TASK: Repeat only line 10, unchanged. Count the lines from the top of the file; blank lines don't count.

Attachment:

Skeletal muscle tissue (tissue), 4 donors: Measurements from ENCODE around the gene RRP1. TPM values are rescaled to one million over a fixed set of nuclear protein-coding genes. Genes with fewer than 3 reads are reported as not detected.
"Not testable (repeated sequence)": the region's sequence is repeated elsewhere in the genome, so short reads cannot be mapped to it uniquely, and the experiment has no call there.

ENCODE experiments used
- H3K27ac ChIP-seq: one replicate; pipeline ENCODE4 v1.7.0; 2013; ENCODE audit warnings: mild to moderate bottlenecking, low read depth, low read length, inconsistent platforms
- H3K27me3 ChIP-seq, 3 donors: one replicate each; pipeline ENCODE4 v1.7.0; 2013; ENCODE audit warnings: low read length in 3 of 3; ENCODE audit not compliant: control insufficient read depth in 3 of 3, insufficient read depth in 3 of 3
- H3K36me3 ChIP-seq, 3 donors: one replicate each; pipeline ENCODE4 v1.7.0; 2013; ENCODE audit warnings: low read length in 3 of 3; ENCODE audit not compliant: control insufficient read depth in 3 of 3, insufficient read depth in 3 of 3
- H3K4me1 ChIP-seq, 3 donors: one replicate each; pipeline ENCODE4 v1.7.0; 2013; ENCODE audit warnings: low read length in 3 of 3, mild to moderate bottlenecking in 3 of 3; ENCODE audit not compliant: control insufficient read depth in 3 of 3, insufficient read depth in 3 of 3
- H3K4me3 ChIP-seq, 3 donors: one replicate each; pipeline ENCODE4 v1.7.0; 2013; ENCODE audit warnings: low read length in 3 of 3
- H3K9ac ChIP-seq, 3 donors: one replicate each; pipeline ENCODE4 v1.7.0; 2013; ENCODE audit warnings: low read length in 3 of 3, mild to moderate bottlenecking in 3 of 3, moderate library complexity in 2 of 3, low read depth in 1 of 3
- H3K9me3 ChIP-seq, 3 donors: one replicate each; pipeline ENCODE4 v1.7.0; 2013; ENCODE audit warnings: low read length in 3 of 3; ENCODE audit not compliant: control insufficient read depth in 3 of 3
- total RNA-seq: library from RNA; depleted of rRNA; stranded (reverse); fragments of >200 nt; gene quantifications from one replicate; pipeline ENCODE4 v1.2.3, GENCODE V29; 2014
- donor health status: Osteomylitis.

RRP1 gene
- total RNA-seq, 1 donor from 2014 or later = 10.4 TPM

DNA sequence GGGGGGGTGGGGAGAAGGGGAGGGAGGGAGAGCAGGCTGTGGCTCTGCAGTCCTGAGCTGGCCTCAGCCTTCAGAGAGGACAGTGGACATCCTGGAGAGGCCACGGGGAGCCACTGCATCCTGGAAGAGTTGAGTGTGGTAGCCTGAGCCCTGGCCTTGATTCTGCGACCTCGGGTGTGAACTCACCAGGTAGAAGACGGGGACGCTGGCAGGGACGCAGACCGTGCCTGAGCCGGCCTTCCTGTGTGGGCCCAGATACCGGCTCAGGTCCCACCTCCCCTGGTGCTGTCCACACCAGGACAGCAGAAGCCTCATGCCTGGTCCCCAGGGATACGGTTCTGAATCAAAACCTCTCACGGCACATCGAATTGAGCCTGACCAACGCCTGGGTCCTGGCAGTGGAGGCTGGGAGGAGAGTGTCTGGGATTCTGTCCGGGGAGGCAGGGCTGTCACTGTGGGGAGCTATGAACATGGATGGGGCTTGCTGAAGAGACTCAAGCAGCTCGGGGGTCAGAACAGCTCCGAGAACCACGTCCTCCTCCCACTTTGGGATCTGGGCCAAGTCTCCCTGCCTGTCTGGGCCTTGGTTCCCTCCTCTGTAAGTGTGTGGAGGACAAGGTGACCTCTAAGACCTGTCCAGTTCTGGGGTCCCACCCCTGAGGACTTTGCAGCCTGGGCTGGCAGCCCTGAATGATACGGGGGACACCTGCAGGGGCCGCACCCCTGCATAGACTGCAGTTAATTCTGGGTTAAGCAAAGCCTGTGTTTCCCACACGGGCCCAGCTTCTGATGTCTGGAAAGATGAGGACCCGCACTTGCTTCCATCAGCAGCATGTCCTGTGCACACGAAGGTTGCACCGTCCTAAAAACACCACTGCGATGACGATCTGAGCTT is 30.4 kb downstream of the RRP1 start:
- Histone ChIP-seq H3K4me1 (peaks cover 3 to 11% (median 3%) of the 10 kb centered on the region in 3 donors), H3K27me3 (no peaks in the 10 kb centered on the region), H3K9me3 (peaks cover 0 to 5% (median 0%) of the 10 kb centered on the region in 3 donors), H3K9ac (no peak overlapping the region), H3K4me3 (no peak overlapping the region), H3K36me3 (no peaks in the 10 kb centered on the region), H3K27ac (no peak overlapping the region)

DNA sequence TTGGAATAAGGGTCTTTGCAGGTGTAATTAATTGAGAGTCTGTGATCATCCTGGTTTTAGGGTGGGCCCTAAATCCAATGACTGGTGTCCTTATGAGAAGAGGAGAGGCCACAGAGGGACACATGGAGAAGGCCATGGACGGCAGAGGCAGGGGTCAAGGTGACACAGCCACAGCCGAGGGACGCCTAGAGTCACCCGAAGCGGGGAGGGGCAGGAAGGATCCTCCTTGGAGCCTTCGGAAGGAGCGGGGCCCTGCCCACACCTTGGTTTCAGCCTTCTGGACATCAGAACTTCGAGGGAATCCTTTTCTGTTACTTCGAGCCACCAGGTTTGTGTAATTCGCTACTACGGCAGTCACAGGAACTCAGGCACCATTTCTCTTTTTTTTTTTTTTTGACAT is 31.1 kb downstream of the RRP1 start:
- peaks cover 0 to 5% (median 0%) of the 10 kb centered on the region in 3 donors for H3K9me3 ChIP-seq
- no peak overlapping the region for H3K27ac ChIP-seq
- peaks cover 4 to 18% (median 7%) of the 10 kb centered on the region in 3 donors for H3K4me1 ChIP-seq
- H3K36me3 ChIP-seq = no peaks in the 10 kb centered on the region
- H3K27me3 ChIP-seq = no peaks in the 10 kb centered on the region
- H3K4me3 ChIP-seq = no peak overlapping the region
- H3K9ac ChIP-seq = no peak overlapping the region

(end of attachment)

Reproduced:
- H3K9me3 ChIP-seq, 3 donors: one replicate each; pipeline ENCODE4 v1.7.0; 2013; ENCODE audit warnings: low read length in 3 of 3; ENCODE audit not compliant: control insufficient read depth in 3 of 3